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Feature Article Is Your Mole a Cause for Concern?

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Six Types of Skin Growths That Should Send You to Your Doctor

According to the Centers for Disease Control and Prevention, skin cancer is the most common cancer in the U.S. Skin cancer can typically be successfully treated if caught early, but it is also generally a preventable form of cancer. Some people are at higher risk than others, but for the most part reducing your exposure to ultraviolet light from the sun or indoor tanning beds is extremely important.

“We’re seeing this trend in the medical community where what used to be a cancer found mostly in those over age 50 is showing up at a younger and younger age,” said Lauren Boudreaux, DO, dermatology resident with Samaritan. “Indoor tanning is a big part of the problem, and unsafe sun behaviors in general.”

Unsafe sun behaviors can include frequent sunburns or being outside regularly without sunscreen, even if you don’t burn.

“This part of Oregon has a limited number of sunny days every year, so people may not take sunscreen and shade as seriously here,” said Dr. Boudreaux. “But we actually have a surprisingly high amount of skin cancer.”

In fact, the Environmental Protection Agency reports that Oregon has the fourth highest rate of melanoma in the country despite its relatively low rate of UV exposure.

As skin cancer develops, it often appears as an irregular mole. According to the Skin Cancer Foundation, there are six main types of skin cancer and precancerous lesions that can develop after prolonged UV exposure.

  • Melanoma. The most dangerous form of skin cancer, melanoma looks like a mole when it develops, and can even start within an existing mole. If left untreated, melanoma can spread to other parts of the body. Know the ABCDEs of melanoma:
    • Asymmetry – A mole that is uneven where one half does not match the other is a warning sign for melanoma.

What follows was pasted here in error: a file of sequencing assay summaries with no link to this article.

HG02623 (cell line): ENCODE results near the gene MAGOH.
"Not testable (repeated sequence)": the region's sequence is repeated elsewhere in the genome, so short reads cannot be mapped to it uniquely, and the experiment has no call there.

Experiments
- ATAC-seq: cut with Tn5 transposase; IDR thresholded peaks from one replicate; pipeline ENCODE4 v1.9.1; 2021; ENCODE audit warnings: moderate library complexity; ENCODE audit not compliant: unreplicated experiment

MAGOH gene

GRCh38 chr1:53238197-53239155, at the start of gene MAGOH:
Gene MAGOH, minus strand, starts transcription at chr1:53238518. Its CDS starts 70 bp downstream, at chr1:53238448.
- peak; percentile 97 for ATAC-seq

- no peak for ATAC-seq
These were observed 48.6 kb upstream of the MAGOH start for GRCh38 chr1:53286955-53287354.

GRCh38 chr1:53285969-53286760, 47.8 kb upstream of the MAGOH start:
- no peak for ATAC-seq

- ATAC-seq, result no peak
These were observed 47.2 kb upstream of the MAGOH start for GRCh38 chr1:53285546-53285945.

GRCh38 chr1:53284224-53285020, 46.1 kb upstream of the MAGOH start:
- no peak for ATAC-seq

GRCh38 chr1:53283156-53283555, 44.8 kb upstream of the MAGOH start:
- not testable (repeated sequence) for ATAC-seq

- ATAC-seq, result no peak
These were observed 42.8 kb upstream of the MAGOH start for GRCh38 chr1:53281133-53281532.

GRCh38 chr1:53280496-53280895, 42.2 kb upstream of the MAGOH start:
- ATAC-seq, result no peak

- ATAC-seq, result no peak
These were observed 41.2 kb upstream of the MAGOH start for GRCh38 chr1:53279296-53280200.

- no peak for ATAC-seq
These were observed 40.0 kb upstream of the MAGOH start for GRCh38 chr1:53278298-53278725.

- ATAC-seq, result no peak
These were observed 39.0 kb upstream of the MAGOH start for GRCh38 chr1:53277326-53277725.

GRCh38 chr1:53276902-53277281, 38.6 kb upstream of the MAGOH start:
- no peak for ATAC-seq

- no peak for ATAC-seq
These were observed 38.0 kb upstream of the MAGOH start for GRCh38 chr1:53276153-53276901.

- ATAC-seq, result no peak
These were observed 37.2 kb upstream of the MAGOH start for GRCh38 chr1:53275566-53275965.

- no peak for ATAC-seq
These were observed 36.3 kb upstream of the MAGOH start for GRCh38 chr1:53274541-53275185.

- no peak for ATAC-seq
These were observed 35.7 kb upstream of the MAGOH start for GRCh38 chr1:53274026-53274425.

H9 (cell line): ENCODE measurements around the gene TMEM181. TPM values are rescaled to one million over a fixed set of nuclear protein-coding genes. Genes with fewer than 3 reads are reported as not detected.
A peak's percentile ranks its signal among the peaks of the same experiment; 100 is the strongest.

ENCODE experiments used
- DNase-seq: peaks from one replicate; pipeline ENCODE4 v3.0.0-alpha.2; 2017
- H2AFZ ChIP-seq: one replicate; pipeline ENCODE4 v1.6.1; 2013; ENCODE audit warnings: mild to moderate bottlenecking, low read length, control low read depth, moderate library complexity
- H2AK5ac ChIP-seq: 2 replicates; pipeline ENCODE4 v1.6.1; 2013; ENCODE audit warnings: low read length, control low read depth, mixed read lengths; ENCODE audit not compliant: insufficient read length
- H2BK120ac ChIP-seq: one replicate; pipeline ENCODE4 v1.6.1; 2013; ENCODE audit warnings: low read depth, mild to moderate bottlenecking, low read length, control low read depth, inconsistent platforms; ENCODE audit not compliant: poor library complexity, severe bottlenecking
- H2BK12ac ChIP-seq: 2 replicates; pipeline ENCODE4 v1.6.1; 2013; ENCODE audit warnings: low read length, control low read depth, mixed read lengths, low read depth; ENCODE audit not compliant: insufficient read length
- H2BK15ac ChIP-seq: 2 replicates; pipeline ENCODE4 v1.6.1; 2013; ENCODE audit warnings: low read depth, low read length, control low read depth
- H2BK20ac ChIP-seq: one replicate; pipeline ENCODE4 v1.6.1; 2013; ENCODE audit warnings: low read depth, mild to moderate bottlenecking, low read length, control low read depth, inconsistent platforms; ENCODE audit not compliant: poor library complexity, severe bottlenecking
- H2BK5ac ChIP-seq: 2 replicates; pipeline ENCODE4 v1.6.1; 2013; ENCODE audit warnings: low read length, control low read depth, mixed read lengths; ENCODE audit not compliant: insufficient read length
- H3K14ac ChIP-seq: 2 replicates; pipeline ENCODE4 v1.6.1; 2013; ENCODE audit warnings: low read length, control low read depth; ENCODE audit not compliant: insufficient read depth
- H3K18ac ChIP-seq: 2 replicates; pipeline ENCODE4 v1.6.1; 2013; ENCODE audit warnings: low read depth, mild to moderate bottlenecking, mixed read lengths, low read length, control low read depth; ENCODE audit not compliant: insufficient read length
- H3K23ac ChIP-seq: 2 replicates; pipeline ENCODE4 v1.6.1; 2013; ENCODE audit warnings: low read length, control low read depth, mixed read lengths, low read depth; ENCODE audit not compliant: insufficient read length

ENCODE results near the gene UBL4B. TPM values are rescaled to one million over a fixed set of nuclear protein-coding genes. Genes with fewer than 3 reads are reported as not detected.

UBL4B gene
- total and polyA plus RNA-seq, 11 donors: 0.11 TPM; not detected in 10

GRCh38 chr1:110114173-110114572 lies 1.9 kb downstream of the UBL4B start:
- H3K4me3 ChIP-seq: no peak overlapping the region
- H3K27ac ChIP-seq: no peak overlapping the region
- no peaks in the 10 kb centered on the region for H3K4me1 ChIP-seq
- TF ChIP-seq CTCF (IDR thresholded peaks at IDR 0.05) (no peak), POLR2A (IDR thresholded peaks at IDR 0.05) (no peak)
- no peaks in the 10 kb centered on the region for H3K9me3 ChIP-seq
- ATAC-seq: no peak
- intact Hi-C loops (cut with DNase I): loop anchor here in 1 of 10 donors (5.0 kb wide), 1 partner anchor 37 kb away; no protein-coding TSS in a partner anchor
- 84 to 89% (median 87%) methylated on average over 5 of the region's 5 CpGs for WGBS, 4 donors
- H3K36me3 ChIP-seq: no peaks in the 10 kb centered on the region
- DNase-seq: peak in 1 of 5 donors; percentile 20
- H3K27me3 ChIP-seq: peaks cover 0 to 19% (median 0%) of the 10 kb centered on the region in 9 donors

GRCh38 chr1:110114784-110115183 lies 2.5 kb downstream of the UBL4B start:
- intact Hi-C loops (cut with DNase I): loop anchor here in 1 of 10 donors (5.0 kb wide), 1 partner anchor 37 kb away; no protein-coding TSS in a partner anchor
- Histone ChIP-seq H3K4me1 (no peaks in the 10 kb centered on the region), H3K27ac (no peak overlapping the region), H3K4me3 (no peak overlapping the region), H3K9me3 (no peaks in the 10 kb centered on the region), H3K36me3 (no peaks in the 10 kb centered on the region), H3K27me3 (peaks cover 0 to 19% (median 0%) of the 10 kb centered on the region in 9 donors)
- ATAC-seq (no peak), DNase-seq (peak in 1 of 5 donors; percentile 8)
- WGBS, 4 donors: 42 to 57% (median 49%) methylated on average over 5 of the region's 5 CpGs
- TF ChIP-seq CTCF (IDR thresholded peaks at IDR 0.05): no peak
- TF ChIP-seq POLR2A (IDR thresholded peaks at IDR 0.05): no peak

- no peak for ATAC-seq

• Border – Melanoma will often have an uneven or ragged border.
    • Color – Most moles are a uniform color. Melanoma may appear with several colors or shades.
    • Diameter – The size of a melanoma is usually larger than a mole. Anything bigger than a pencil eraser could be concerning.
    • Evolving – Most moles stay the same. Moles that change over time size, color, shape, becoming itchy or oozy should be seen by a doctor.
  • Basal cell carcinoma. The most frequently occurring type of skin cancer, a basal cell carcinoma can be hard to tell from other skin conditions such as psoriasis or eczema. They develop most commonly in areas with frequent UV exposure. Causes for concern are an open sore that won’t heal, a red or irritated patch, a shiny bump, a pink growth or an unexplained scar-like patch.
  • Squamous cell carcinoma. The second most common skin cancer, a squamous cell carcinoma may appear scaly, red or wart-like. It may crust and bleed. A squamous cell carcinoma may occur anywhere on the body but it is most common in an area with frequent UV exposure.
  • Actinic keratosis. A precancerous lesion, actinic keratosis is a crusty, scaly growth that feels rough to the touch. It usually develops on areas with frequent UV exposure such as the face and back of the hands. It can turn into skin cancer if not treated.
  • Atypical moles. These are not cancerous and often occur naturally, but people who have atypical moles have a higher risk of developing melanoma. Melanoma can develop within an existing mole or elsewhere on the body. Keep an eye on moles according to the ABCDE rules and see your doctor immediately if a mole becomes itchy, painful, raised, bleeds or turns bluish-black.
  • Merkel cell carcinoma. A very rare and aggressive form of skin cancer, it occurs mainly in those over age 50 and who have suppressed immune systems, such as organ transplant or HIV patients. A Merkel cell carcinoma usually looks like a firm bump about the size of a dime that develops in an area with frequent UV exposure. It is not typically painful.

Dr. Boudreaux recommends an annual full body exam by your physician to check for abnormal skin growths. Although any place on the body can develop skin cancer, areas that receive daily exposure such as the face, ears, neck and hands should get special attention. Any lesion or mole on the body that is painful, crusty or bleeding should be seen by a doctor, even if it periodically heals up before coming back.

To reduce the risk of skin cancer for you and your family, Dr. Boudreaux recommends these tips from the Skin Cancer Foundation.

  • Seek shade, especially between 10 a.m. and 4 p.m.
  • Do not burn.
  • Avoid tanning and never use indoor tanning beds.
  • Cover up with clothing, hats and sunglasses.
  • Use a sunscreen with an SPF of 15 or higher and reapply every two hours. Dr. Boudreaux recommends a daily sunscreen for the face and hands year-round. UV exposure is cumulative throughout your lifetime and isn’t limited to summer time or even sunny days.
  • Keep newborns out of the sun and use sunscreen on children 6 months or older.

Learn more about choosing the right sunscreen in our health library. 

*Photos provided by the Skin Cancer Foundation.